In Praise of the New 

Louise Pfanner shares her latest discoveries.

March 2019

Gleebooks Bookshop - Tuesday, February 26, 2019
There’s nothing like a short, sharp book to wake one up from a stupor induced by wordy, overlong books. I’ve recently read two wonderfully succinct books, and so engaging were they that I was able to finish each in one sitting. The first was Ghost Wall by Sarah Moss—an extraordinary book. Set in an inhospitable camp site in Northumberland, Silvie, the narrator,  is there with her mother and father, as part of an archaeological, pre-Roman life re-enactment. The family are there with a group of university students and their professor. From the very beginning a sense of dread pervades the story, although how that dread will manifest is kept just out of sight by the author. Silvie’s father is a piece of work—an extremely abusive man who has managed to persuade his family to submit to his bizarre wishes, but someone with enough credibility to team up with professional archaeologists who actually listen to him. The expression ‘the banality of evil’ came to mind the whole time I was reading this, but Sarah Moss created enough suspense to keep me reading—her spare but vivid descriptions making the story come alive in a really compelling way.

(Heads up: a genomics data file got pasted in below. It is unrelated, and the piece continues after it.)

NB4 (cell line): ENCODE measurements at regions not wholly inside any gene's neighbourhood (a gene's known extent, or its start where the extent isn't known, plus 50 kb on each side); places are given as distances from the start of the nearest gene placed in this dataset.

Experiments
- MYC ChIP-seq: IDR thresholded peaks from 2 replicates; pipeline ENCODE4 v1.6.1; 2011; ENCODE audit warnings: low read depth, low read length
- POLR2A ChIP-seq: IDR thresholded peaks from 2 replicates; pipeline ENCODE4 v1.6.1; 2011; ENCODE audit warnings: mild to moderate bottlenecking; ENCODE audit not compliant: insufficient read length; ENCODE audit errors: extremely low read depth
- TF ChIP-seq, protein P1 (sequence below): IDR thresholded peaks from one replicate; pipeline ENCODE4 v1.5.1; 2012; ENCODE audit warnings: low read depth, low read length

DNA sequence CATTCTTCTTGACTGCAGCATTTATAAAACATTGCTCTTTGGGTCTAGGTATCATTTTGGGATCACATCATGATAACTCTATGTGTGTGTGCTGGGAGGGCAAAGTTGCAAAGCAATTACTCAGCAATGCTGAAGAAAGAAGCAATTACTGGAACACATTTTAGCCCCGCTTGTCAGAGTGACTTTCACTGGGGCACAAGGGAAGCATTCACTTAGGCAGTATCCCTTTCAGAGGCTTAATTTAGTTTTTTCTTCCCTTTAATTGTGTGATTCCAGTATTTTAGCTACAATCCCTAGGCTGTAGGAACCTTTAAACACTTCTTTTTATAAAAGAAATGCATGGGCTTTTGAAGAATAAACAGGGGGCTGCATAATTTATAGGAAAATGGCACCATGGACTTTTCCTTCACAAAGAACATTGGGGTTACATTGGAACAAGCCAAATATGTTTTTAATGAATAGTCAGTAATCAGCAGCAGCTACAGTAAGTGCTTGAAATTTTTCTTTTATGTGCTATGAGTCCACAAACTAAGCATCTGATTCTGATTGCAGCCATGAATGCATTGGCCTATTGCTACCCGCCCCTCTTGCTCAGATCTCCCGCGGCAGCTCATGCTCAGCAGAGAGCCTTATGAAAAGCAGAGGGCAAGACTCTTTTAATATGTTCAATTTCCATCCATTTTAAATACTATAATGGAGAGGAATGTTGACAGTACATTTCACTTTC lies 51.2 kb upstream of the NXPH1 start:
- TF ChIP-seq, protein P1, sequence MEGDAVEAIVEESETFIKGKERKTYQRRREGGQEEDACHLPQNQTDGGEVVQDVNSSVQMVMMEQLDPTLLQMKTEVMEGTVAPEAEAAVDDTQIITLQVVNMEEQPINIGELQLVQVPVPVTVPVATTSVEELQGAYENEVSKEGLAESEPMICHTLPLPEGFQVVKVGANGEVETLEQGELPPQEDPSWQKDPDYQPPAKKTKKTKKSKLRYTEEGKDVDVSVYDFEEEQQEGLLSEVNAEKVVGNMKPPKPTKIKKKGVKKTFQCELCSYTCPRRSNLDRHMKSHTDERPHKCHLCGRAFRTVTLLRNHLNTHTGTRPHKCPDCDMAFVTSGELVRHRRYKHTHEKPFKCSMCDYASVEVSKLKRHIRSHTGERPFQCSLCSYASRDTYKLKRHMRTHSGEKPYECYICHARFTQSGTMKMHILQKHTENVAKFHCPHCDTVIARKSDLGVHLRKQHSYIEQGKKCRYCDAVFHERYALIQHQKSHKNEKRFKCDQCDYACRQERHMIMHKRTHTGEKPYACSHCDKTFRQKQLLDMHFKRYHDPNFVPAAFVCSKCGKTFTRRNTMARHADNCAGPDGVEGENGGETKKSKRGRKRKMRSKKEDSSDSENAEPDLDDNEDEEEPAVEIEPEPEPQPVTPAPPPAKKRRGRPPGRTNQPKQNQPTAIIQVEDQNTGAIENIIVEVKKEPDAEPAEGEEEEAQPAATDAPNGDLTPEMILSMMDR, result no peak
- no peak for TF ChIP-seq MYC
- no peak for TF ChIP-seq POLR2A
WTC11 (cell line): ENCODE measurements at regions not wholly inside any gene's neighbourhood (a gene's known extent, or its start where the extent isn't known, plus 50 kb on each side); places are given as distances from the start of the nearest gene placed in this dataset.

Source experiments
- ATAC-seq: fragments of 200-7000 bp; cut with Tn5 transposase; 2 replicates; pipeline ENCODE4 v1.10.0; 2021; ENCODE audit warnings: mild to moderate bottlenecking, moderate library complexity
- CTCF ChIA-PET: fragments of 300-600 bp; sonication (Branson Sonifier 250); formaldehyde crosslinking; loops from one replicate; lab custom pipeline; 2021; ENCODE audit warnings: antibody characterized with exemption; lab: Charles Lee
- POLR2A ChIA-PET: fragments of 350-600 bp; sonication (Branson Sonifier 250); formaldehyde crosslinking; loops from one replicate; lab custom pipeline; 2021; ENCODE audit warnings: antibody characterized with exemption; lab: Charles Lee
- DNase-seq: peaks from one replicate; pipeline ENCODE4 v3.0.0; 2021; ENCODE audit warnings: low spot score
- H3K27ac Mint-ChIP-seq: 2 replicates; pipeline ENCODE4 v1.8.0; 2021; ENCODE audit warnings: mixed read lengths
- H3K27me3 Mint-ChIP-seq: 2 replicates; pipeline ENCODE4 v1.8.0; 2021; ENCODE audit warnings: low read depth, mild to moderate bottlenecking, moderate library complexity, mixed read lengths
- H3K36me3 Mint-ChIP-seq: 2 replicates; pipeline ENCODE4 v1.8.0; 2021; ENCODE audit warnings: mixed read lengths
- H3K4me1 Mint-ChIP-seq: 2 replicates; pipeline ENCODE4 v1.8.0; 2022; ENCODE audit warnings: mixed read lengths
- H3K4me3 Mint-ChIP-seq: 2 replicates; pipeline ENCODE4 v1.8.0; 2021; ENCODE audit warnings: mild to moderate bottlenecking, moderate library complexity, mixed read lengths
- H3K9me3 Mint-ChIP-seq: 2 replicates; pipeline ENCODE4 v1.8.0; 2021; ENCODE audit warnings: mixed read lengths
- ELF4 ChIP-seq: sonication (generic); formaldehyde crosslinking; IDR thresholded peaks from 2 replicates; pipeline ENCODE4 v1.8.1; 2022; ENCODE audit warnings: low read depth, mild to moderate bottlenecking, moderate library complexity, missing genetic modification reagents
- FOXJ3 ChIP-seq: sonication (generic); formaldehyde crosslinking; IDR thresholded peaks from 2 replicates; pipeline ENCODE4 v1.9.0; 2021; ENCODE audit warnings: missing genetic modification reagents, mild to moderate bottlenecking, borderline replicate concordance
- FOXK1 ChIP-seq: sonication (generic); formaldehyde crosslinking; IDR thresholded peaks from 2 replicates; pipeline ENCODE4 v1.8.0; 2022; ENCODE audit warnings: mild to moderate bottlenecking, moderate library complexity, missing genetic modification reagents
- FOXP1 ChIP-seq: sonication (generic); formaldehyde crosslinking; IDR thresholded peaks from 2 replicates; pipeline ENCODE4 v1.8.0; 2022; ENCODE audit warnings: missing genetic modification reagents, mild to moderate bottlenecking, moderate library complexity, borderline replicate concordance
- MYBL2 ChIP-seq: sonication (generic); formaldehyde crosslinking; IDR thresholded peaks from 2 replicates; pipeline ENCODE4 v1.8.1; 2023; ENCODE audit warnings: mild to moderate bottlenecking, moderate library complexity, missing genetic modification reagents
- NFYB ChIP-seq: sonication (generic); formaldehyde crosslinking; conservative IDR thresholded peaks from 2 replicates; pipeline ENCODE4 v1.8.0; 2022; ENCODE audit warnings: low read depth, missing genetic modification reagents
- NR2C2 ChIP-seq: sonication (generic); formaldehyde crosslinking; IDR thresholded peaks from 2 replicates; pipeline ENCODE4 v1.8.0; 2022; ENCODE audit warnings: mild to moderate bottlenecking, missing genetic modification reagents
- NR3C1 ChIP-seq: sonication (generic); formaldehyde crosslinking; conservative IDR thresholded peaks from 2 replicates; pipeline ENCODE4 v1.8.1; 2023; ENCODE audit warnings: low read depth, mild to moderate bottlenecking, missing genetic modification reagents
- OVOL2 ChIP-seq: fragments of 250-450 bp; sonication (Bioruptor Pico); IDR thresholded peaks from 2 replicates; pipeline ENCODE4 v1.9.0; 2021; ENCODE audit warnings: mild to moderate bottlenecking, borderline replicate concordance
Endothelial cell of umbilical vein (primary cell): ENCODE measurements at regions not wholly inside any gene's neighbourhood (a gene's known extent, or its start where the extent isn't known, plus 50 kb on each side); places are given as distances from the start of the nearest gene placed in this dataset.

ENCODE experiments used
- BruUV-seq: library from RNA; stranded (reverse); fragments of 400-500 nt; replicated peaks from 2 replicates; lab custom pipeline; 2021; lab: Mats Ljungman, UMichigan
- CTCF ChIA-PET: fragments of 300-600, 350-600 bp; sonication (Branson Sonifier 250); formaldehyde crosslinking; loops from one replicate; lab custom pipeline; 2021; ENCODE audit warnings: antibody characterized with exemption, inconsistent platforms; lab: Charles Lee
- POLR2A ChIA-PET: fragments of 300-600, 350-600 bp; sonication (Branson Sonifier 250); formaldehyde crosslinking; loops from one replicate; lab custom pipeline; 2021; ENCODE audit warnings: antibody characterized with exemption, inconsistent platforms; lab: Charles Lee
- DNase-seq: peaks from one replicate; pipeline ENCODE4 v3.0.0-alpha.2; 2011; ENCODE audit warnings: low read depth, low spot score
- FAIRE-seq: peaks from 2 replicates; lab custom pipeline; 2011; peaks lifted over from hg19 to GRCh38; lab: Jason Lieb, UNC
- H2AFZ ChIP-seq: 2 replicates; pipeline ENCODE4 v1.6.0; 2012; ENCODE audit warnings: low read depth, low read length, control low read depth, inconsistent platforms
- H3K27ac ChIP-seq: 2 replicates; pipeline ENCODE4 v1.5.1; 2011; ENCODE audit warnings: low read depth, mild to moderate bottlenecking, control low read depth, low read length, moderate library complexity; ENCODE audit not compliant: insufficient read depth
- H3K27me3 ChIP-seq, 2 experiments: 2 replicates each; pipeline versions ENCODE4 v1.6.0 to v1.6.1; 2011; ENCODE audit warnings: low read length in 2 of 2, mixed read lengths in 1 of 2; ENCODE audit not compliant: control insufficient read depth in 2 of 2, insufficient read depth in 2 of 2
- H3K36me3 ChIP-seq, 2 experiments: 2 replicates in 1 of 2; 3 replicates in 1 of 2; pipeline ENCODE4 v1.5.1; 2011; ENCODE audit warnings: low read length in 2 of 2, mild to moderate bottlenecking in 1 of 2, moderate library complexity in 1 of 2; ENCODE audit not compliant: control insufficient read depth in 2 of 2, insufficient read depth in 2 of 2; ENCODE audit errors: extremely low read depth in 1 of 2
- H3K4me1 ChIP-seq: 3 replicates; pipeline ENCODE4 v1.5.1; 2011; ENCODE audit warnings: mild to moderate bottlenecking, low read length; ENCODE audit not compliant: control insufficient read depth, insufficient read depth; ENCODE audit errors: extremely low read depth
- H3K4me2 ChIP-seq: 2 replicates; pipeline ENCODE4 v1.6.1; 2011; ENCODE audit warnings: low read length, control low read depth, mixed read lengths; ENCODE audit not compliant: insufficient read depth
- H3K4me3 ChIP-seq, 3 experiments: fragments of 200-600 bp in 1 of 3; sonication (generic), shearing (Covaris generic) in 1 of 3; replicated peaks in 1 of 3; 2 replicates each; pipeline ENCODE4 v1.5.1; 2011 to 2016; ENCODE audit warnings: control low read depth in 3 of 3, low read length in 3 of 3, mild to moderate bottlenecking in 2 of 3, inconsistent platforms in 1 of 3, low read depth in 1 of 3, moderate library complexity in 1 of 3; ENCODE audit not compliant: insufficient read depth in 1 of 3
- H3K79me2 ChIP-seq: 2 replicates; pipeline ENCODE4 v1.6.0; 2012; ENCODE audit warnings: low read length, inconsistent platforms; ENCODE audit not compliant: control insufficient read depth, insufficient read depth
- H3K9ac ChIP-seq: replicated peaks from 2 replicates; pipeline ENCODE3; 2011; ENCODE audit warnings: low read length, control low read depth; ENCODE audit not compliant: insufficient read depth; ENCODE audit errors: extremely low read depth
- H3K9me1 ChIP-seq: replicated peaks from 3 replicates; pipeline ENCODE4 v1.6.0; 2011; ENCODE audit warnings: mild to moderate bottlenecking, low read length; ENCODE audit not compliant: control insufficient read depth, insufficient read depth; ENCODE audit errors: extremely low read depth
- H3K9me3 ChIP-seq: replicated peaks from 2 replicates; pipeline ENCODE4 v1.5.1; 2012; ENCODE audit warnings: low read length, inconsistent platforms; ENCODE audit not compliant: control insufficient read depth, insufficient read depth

My next short sharp book, Convenience Store Woman by Sayaka Murata, was a world apart from Ghost Wall. Or was it? Ostensibly it seems so, with the narrator Keiko working in an apparently soulless convenience store in Japan. Keiko is not ‘normal’—she relishes her mundane job, she has found a rhythm anda reason in her work, and a way to present herself to the world, with some help from the worker’s manual she is given when she first starts her job. Where Silvie from Ghost Wall has been isolated from her peers and contemporary life by her manipulative father and spineless mother, Keiko is apart, and genuinely ‘other’ by her own nature. She is considerably odd, and is vulnerable because of this. Into her sterile world steps a really unsatisfactory man, and it seems his very presence in her life makes her more acceptable to both her fellow workers and her family. Translated from Japanese, and written in a rhythmic almost pulsing way, you get taken into another world that seems to be mainly devoid of time or place. This is a disconcerting, but very endearing book, and Keiko is a most unlikely hero.   


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